Findings suggest that compared with isolated cases, both earlier age at initial episode and a higher prevalence of personal and family history of migraine are linked to TGA recurrence.
The findings of a cohort study assessing the physiological, environmental, and other factors that increase risk for recurrence of transient global amnesia (TGA) suggest that a personal or family history of migraine may be linked to recurrent presentation of TGA compared with isolated cases.
A recurrence of TGA was linked with personal history of migraine in 20% (n = 180) of patients with a single TGA episode and 36.4% (n = 52) of those with recurrent TGA (P <.001). A family history of migraine was reported for 18.5% (n = 167) and 30.8% (n = 44) of those with single and recurrent TGA episodes, respectively.
In total, a personal and/or family history of migraine was identified 31.3% (n = 282) of individuals with a single episode of TGA and 50.3% (n = 72) of individuals with recurrent episodes of TGA (P <.001). “These findings may help clinicians when counseling patients with transient global amnesia on their risk of recurrent episodes,” the investigators concluded.
Conducted by Ken A. Morris, MD, PhD, department of neurology, Mayo Clinic, and colleagues, the study included 1044 patients with TGA. In total, at baseline, there were 901 patients with a single episode of TGA and 143 with recurrent episodes of TGA. The mean ages at inclusion were 75.1 years and 74.3 years, respectively.
“The wide range of recurrence rates [of TGA] appears to reflect the variability of the strictness of the definition of TGA, with higher rates associated with more relaxed criteria for defining TGA; and the relatively low numbers of patients with recurrent episodes, with a median of 12 patients with recurrent episodes across these studies,” they wrote. These differences in recurrence rates, they added, hamper clinical ability to discuss the likelihood of another event.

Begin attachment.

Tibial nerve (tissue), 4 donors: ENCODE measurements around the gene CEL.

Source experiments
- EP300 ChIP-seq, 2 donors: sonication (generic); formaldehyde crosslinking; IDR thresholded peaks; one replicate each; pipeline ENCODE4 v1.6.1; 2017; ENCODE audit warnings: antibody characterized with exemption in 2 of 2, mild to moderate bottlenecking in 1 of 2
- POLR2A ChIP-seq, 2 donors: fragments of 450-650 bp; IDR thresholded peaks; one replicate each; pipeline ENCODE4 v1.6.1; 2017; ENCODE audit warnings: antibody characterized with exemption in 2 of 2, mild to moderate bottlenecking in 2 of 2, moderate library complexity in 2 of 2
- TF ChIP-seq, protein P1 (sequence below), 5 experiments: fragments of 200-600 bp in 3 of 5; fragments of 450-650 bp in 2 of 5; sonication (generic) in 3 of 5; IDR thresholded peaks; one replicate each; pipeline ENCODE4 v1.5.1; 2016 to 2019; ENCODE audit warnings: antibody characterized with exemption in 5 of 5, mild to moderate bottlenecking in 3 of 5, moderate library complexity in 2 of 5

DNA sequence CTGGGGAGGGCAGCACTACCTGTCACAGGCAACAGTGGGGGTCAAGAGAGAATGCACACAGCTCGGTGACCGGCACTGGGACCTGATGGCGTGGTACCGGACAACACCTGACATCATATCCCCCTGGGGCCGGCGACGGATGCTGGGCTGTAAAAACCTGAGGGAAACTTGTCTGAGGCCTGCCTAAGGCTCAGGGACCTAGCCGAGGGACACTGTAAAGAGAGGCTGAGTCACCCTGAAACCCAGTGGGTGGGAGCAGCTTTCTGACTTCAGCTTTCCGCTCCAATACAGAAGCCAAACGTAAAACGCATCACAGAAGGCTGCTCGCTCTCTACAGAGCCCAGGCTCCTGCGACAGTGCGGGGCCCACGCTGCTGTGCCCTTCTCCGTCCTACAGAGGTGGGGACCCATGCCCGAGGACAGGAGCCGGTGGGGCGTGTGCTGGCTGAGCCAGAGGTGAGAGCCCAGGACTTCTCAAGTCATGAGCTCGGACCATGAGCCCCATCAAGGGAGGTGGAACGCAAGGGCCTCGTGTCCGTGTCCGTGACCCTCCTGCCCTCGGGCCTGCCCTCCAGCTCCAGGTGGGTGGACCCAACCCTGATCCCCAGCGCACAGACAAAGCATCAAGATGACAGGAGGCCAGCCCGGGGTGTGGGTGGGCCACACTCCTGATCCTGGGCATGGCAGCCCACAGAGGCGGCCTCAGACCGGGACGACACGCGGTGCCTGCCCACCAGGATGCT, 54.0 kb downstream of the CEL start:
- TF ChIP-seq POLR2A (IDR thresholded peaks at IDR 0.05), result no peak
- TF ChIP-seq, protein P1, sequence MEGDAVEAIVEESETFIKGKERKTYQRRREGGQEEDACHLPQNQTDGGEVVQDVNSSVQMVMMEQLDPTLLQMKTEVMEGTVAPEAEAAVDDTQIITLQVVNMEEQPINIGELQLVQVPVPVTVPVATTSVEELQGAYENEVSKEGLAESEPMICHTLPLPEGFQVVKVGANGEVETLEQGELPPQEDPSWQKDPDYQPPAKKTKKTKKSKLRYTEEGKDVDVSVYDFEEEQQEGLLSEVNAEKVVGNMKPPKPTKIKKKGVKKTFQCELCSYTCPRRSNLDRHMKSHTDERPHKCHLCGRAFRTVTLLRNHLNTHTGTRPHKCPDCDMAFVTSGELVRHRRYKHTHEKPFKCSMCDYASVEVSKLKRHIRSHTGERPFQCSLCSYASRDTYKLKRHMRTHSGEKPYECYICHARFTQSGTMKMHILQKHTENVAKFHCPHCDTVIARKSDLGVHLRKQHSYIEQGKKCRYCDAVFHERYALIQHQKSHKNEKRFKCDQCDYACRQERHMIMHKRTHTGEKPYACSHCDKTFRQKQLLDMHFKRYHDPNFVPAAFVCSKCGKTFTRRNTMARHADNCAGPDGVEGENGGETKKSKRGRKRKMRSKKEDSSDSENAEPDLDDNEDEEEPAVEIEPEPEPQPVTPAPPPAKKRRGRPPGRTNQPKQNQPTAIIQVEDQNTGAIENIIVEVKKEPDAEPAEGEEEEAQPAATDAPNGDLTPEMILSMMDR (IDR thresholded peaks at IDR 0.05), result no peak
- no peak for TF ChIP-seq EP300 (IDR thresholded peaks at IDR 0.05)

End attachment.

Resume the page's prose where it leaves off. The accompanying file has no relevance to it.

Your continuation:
Those who had a personal history of migraine also reported an earlier mean age at TGA onset (61.1 years [standard deviation (SD), 11.3]) compared to those without (65.4 years [SD, 9.7]; P <.001). Notably, this association was present among those with single episodes of TGA (with migraine: 61.8 years [SD, 11.6]; without migraine: 66.1 years [SD, 9.4]; P <.001), but was not the case for those with recurrent TGA (with migraine: 56.8 years [SD, 12.8]; without migraine: 60.0 years [SD, 8.5]; P = .26).
Morris et al. noted that prior literature has identified migraine as a known risk factor for TGA, pointing to a similar mechanism—cortical spreading depression—operating in both cases of migraine aura and TGA.2-4 However, they wrote that “in the present study, patients with or without migraine aura had similar age at TGA onset and similar rates of TGA recurrence.”
Among the patients with a personal history of migraine, migraine aura was present in 32.8% (n = 59) of the 180 individuals with a single episode of TGA and 34.6% (n = 18) of the 52 individuals with recurrent episodes of TGA (P = .94). Those with aura had similar mean ages at TGA onset compared to those without aura for both the single episodes (with aura: 61.6 years [SD, 11.4]; without aura: 61.9 years [SD, 11.7]; P = .87) and recurrent episodes (with aura: 56.3 years [SD, 15.0]; without aura: 57.1 years [SD, 11.7]; P = .83).
“TGA is considered a benign event that is unlikely to recur. Studies suggest that TGA is not associated with an increased risk for development of other neurologic disorders, such as stroke, dementia, or epilepsy,” Morris et al. wrote. “Nonetheless, TGA can be emotionally distressing for both patients and family members, and can mimic neurologic emergencies such as stroke or seizures. It may also have implications for certain occupations. Therefore, it is important for clinicians to be able to counsel patients on their risk of TGA recurrence, including any factors that may increase the likelihood of another event.”